Hmm well my DD is a bit immature at nearly 9 and frankly I like it that way, she'll have a bit of nail polish on but prefers to dress as Bodecea and run around the garden sword fighting, long may it continue.

cory Mon 29-Jun-09 09:17:25

my dd isn't very interested in clothes either and she's 12. But she does like socialising in a more adult way.

yappybluedog Mon 29-Jun-09 09:22:10

well, my dd is very competitive and likes to have a go at anything, especially if there is a prize involved wink

Clary Tue 30-Jun-09 00:49:54

Hello all and thanks for your good points.

Feelign a bit calmer about it now (and breathe...)

It's a shame really if girls don't want to be competitive - there's a lot of it in the real world and they need to learn that!

Actually the quiz was a written one and I didn't embarrass anybody by reading out the answers - tho everybody did well anyway and the worst performer was one of the few boys there!

The thing was there was a half-hour break and nowt much to do - they are quite a writery gang and I thought this would be good. I think we are a bit beyond pass the parcel...

Maybe you are all right about organised sports - but what a shame if girls feel they can't have a go in case they fail! Some of the boys were not that sporty either (I was an unsporty child so I understand that) but at least they had a bash.

Calling a girl "delicate" in her hearing to bolster up non-taking part in sport is a nightmare.

And what's with the food? Most of the girls ate hardly anything! They are only 8 fgs!!

Pyrocanthus Tue 30-Jun-09 14:08:41

At my DD's recent 9th party the five girls roared round the garden for a bit, then screeched round a soft play centre for a couple of hours, came home, scarfed pizza and chips, watched Robin Hood (they left the room with cries of 'yech!' during the snogging scene), watched a film, ate popcorn, then talked and talked and talked and ... till I finally got them to shut up at about 1 am. Then they got up again, ate pancakes, whizzed round the garden one more time and, finally, went home.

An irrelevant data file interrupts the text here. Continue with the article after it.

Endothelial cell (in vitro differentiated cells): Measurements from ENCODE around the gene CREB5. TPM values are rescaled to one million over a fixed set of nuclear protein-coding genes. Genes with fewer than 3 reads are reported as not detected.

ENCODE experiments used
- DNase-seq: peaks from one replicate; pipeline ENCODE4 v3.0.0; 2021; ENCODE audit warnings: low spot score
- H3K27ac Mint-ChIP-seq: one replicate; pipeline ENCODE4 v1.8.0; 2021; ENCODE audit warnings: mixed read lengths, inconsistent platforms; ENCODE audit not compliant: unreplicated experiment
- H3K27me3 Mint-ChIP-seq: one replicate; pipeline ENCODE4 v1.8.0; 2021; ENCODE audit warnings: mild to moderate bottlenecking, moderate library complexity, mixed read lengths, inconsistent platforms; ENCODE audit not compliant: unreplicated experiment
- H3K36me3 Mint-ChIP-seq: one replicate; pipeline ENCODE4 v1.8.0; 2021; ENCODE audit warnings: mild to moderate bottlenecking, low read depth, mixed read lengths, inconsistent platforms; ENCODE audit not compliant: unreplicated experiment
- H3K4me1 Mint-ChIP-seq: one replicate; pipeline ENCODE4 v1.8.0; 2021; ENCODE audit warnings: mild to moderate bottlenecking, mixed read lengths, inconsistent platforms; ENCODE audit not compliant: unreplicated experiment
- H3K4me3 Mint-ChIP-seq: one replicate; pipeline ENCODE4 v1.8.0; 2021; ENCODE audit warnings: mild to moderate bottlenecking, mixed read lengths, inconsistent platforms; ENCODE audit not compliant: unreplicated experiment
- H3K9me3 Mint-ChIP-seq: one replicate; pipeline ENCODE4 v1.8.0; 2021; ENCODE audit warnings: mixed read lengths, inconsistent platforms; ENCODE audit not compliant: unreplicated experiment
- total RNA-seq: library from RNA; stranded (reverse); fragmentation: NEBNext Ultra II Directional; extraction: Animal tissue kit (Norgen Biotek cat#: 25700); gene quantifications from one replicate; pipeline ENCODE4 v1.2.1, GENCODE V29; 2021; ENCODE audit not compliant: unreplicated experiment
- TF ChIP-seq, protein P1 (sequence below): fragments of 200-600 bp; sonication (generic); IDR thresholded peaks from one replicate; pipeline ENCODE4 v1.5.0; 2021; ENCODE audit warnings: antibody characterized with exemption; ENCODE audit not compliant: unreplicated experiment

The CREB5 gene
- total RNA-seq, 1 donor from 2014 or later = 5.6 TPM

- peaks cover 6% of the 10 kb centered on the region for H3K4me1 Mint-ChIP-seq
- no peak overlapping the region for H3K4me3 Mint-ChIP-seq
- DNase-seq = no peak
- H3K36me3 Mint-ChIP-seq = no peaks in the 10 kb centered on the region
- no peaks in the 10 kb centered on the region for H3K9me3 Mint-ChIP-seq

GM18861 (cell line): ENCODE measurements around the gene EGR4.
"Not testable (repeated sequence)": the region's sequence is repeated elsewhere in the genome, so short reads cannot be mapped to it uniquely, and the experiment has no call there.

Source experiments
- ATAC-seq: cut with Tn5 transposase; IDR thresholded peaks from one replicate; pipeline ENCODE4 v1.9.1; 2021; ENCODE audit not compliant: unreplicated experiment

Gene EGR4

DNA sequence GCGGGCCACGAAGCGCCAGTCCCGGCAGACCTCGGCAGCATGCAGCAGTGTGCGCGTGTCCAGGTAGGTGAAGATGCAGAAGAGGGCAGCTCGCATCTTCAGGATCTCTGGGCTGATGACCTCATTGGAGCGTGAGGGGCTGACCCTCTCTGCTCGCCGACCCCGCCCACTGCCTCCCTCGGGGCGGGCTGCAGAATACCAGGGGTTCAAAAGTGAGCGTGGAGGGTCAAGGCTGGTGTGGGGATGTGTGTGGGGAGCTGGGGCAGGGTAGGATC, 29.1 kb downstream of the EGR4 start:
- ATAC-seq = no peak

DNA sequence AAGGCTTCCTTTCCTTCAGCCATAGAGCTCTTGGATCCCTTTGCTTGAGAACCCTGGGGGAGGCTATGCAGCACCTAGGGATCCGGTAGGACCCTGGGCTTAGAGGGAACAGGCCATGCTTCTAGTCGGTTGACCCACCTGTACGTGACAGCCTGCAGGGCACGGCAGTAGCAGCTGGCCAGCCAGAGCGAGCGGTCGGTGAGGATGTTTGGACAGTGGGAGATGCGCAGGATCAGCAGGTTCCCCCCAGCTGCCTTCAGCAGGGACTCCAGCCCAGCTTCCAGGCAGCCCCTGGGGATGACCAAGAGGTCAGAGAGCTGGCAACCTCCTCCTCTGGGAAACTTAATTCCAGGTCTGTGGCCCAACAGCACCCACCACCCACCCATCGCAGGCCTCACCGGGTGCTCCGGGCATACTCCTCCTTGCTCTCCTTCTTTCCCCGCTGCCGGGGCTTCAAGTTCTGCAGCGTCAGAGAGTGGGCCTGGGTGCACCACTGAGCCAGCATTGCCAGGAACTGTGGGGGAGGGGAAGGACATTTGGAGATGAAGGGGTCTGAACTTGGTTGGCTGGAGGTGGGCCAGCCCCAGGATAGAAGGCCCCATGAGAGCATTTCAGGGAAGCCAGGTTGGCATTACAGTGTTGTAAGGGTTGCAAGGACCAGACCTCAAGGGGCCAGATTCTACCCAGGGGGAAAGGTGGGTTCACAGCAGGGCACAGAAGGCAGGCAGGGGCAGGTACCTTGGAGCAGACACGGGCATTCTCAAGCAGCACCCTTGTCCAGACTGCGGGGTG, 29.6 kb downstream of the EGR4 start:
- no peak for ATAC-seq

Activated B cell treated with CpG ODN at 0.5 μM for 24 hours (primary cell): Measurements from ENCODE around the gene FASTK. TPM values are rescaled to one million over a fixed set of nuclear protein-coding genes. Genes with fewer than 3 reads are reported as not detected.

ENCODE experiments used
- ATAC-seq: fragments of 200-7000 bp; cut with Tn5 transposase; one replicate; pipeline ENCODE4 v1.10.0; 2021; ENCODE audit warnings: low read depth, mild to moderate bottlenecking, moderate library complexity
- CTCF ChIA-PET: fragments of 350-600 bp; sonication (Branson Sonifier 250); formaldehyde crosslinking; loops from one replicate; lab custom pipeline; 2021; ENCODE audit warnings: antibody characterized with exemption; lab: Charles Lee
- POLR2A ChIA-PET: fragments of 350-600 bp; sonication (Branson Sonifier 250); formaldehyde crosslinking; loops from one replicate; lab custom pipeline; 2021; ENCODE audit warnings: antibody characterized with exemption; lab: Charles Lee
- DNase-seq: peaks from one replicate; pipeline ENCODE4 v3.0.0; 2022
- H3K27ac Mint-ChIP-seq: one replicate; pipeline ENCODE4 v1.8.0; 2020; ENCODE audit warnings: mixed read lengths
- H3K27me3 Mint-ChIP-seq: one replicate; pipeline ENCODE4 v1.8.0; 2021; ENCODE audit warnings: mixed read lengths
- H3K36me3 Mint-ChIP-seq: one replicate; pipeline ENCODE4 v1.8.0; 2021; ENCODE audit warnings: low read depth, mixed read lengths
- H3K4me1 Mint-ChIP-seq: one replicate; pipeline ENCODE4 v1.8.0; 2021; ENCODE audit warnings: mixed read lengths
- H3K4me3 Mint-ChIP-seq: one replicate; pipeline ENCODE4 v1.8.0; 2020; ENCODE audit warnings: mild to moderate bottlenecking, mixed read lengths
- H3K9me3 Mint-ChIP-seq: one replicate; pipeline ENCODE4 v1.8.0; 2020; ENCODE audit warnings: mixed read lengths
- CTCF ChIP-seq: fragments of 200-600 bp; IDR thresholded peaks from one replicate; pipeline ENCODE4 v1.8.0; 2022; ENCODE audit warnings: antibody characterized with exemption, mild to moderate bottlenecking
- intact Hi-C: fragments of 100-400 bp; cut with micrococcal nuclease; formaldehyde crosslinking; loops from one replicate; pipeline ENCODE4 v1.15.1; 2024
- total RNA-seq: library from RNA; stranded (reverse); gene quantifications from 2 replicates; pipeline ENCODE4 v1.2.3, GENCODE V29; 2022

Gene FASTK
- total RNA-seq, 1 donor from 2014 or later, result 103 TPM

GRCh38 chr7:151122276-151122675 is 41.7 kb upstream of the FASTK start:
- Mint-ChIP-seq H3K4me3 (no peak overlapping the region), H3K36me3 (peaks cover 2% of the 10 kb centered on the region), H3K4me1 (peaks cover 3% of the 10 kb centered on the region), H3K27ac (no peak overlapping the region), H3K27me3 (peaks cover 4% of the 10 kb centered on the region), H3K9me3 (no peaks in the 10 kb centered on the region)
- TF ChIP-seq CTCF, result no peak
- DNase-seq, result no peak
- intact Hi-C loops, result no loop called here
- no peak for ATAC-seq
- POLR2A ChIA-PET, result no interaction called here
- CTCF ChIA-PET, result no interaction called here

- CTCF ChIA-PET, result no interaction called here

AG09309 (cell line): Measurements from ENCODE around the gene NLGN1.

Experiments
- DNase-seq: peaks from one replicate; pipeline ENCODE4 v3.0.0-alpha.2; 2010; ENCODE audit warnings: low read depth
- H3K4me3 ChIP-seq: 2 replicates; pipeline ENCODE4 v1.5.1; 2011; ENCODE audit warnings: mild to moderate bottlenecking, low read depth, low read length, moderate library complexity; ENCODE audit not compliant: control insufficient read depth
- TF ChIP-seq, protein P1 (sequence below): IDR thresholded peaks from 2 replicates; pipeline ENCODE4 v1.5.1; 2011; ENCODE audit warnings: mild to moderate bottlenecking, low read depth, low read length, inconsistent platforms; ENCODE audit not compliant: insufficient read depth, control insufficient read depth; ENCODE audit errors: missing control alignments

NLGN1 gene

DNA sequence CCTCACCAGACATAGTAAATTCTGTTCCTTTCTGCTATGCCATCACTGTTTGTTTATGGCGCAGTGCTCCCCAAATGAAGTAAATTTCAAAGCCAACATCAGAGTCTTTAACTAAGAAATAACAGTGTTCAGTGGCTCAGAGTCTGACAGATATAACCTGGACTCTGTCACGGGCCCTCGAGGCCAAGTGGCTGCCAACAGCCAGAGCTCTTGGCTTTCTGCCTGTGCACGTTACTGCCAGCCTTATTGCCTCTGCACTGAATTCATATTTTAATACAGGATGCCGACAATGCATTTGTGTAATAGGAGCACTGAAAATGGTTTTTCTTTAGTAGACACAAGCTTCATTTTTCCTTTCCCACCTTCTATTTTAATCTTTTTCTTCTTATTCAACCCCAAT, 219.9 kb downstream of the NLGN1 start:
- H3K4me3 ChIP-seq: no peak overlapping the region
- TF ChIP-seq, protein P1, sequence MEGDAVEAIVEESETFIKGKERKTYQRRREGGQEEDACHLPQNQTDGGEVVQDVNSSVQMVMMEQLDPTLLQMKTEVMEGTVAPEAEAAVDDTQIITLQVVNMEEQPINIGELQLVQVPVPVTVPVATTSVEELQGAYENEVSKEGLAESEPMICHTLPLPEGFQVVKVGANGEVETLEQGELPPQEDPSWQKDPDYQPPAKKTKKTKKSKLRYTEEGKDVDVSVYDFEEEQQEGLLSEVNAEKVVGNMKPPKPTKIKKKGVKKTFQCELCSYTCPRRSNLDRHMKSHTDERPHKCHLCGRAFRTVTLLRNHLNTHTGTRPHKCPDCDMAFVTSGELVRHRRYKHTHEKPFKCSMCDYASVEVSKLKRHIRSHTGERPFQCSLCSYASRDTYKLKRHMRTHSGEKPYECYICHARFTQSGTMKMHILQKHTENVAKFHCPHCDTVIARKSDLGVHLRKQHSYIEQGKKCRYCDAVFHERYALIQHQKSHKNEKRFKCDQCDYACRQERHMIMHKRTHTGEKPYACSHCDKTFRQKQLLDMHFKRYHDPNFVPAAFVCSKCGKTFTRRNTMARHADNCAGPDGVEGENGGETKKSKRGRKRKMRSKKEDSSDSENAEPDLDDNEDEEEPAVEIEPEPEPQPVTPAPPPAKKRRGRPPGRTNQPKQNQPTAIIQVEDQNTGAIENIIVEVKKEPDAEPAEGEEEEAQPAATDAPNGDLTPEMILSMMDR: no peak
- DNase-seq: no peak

A different group of children might have behaved differently at that sort of gathering, and not all children enjoy the same sort of thing, but I don't think you can characterize an entire gender based on one party. I'm with cory as far as independent socializing is concerned and it suits me fine if my main role is passing round the food.

OrmIrian Tue 30-Jun-09 14:14:15

Agree with cory. Girls like to do their own thing a lot more than boys. DD had her 10th bday recently. I took her and some friends for a meal and then they had a sleepover. Their idea of heaven was to have the front room to themselves, some food and the DVD player and her new Wii. No intervention or organisation required (or welcomed).

But I have also come across the Princessy kind of girl at DD's younger parties who makes a huge fuss when she falls over and gets her dress dirty and insists on telling me that she doesn't like this or that and that X was mean to her. As if I care! DD has dropped most of those. Can't be doing with it!